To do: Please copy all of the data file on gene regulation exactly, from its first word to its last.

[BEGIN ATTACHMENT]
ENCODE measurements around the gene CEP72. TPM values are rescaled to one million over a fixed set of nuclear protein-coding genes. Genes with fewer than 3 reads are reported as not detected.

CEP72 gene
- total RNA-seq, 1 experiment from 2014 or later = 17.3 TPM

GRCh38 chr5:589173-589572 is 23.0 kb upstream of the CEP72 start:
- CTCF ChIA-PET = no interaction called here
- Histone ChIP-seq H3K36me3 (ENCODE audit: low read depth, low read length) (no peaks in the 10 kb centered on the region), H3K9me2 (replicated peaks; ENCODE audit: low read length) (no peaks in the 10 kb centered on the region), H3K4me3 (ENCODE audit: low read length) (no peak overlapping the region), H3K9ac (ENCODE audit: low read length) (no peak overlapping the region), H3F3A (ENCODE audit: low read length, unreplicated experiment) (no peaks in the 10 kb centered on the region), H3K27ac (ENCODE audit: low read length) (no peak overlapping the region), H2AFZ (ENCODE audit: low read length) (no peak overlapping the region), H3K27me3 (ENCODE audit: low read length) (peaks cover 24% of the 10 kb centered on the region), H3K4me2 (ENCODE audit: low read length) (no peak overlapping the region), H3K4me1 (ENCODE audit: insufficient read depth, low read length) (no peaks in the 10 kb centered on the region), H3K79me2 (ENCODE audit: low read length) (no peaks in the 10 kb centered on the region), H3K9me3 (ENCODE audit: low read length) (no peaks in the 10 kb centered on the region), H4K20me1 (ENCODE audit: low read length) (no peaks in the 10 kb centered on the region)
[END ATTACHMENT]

ENCODE measurements around the gene CEP72. TPM values are rescaled to one million over a fixed set of nuclear protein-coding genes. Genes with fewer than 3 reads are reported as not detected.

CEP72 gene
- total RNA-seq, 1 experiment from 2014 or later = 17.3 TPM

GRCh38 chr5:589173-589572 is 23.0 kb upstream of the CEP72 start:
- CTCF ChIA-PET = no interaction called here
- Histone ChIP-seq H3K36me3 (ENCODE audit: low read depth, low read length) (no peaks in the 10 kb centered on the region), H3K9me2 (replicated peaks; ENCODE audit: low read length) (no peaks in the 10 kb centered on the region), H3K4me3 (ENCODE audit: low read length) (no peak overlapping the region), H3K9ac (ENCODE audit: low read length) (no peak overlapping the region), H3F3A (ENCODE audit: low read length, unreplicated experiment) (no peaks in the 10 kb centered on the region), H3K27ac (ENCODE audit: low read length) (no peak overlapping the region), H2AFZ (ENCODE audit: low read length) (no peak overlapping the region), H3K27me3 (ENCODE audit: low read length) (peaks cover 24% of the 10 kb centered on the region), H3K4me2 (ENCODE audit: low read length) (no peak overlapping the region), H3K4me1 (ENCODE audit: insufficient read depth, low read length) (no peaks in the 10 kb centered on the region), H3K79me2 (ENCODE audit: low read length) (no peaks in the 10 kb centered on the region), H3K9me3 (ENCODE audit: low read length) (no peaks in the 10 kb centered on the region), H4K20me1 (ENCODE audit: low read length) (no peaks in the 10 kb centered on the region)